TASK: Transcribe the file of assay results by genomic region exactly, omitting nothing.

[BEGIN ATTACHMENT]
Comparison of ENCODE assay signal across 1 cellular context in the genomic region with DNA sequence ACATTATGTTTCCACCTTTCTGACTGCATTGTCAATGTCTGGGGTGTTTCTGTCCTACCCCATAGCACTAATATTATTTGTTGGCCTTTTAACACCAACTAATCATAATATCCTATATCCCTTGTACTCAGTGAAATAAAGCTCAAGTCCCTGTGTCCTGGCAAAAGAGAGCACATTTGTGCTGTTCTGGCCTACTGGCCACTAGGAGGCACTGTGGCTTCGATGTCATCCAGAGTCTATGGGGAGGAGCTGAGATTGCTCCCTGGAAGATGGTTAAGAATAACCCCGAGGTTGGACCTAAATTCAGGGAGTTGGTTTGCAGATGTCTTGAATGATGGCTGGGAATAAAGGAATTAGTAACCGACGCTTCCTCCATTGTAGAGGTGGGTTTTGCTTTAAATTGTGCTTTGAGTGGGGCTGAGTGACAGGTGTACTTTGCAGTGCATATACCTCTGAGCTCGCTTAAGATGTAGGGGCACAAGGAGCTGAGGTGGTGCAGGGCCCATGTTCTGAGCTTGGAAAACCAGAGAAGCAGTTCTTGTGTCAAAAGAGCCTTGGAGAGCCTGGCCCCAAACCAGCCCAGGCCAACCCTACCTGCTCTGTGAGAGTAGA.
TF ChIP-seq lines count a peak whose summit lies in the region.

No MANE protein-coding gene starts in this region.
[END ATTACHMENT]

Comparison of ENCODE assay signal across 1 cellular context in the genomic region with DNA sequence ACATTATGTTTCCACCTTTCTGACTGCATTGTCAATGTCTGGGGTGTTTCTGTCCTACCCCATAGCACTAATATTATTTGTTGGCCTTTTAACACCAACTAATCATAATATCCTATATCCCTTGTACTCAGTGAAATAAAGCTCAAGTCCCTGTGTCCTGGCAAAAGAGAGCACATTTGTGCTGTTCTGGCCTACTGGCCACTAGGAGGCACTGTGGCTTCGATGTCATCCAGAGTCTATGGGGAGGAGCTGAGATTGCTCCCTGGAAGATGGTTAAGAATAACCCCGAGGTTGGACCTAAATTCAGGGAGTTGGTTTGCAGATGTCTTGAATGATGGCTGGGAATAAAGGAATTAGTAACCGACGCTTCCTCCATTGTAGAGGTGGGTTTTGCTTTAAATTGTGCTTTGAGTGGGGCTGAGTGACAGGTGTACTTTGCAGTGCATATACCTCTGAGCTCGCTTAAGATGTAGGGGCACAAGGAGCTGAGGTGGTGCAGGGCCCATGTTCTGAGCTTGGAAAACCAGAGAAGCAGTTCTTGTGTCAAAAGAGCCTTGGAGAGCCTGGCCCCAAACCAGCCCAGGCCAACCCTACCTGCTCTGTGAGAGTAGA.
TF ChIP-seq lines count a peak whose summit lies in the region.

No MANE protein-coding gene starts in this region.